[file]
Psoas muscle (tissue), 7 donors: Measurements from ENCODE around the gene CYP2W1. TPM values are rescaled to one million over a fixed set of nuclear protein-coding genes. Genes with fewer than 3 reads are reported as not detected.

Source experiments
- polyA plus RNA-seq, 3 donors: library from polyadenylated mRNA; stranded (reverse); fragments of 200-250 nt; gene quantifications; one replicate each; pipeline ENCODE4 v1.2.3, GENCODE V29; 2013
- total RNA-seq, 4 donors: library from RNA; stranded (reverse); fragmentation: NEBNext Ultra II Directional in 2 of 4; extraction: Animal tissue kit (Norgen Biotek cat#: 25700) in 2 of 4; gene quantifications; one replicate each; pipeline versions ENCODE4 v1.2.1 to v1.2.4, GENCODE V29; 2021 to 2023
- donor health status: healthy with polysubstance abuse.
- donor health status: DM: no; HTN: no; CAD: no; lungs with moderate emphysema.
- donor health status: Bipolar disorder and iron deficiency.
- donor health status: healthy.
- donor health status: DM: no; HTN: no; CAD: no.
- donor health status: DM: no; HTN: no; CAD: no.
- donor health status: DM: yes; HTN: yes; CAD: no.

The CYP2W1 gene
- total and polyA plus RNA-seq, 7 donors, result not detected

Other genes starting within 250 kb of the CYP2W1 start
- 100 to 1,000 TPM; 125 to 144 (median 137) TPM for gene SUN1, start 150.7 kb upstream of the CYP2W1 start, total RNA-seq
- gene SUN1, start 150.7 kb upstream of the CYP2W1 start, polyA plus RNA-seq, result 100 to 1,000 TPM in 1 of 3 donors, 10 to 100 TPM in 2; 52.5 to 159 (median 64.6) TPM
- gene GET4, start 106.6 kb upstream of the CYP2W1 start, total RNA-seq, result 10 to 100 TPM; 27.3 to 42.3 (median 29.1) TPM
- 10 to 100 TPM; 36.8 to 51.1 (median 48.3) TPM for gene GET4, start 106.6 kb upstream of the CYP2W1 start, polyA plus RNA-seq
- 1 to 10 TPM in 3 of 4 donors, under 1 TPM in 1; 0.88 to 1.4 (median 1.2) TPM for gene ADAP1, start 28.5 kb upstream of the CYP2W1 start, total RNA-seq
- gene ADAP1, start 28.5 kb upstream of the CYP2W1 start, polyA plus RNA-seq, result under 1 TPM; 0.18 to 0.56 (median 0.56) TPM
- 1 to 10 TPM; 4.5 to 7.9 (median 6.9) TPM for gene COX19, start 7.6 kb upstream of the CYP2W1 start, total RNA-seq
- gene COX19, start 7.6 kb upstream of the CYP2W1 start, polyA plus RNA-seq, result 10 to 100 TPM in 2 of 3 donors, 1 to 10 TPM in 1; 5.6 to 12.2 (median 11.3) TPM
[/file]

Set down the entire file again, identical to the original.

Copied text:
Psoas muscle (tissue), 7 donors: Measurements from ENCODE around the gene CYP2W1. TPM values are rescaled to one million over a fixed set of nuclear protein-coding genes. Genes with fewer than 3 reads are reported as not detected.

Source experiments
- polyA plus RNA-seq, 3 donors: library from polyadenylated mRNA; stranded (reverse); fragments of 200-250 nt; gene quantifications; one replicate each; pipeline ENCODE4 v1.2.3, GENCODE V29; 2013
- total RNA-seq, 4 donors: library from RNA; stranded (reverse); fragmentation: NEBNext Ultra II Directional in 2 of 4; extraction: Animal tissue kit (Norgen Biotek cat#: 25700) in 2 of 4; gene quantifications; one replicate each; pipeline versions ENCODE4 v1.2.1 to v1.2.4, GENCODE V29; 2021 to 2023
- donor health status: healthy with polysubstance abuse.
- donor health status: DM: no; HTN: no; CAD: no; lungs with moderate emphysema.
- donor health status: Bipolar disorder and iron deficiency.
- donor health status: healthy.
- donor health status: DM: no; HTN: no; CAD: no.
- donor health status: DM: no; HTN: no; CAD: no.
- donor health status: DM: yes; HTN: yes; CAD: no.

The CYP2W1 gene
- total and polyA plus RNA-seq, 7 donors, result not detected

Other genes starting within 250 kb of the CYP2W1 start
- 100 to 1,000 TPM; 125 to 144 (median 137) TPM for gene SUN1, start 150.7 kb upstream of the CYP2W1 start, total RNA-seq
- gene SUN1, start 150.7 kb upstream of the CYP2W1 start, polyA plus RNA-seq, result 100 to 1,000 TPM in 1 of 3 donors, 10 to 100 TPM in 2; 52.5 to 159 (median 64.6) TPM
- gene GET4, start 106.6 kb upstream of the CYP2W1 start, total RNA-seq, result 10 to 100 TPM; 27.3 to 42.3 (median 29.1) TPM
- 10 to 100 TPM; 36.8 to 51.1 (median 48.3) TPM for gene GET4, start 106.6 kb upstream of the CYP2W1 start, polyA plus RNA-seq
- 1 to 10 TPM in 3 of 4 donors, under 1 TPM in 1; 0.88 to 1.4 (median 1.2) TPM for gene ADAP1, start 28.5 kb upstream of the CYP2W1 start, total RNA-seq
- gene ADAP1, start 28.5 kb upstream of the CYP2W1 start, polyA plus RNA-seq, result under 1 TPM; 0.18 to 0.56 (median 0.56) TPM
- 1 to 10 TPM; 4.5 to 7.9 (median 6.9) TPM for gene COX19, start 7.6 kb upstream of the CYP2W1 start, total RNA-seq
- gene COX19, start 7.6 kb upstream of the CYP2W1 start, polyA plus RNA-seq, result 10 to 100 TPM in 2 of 3 donors, 1 to 10 TPM in 1; 5.6 to 12.2 (median 11.3) TPM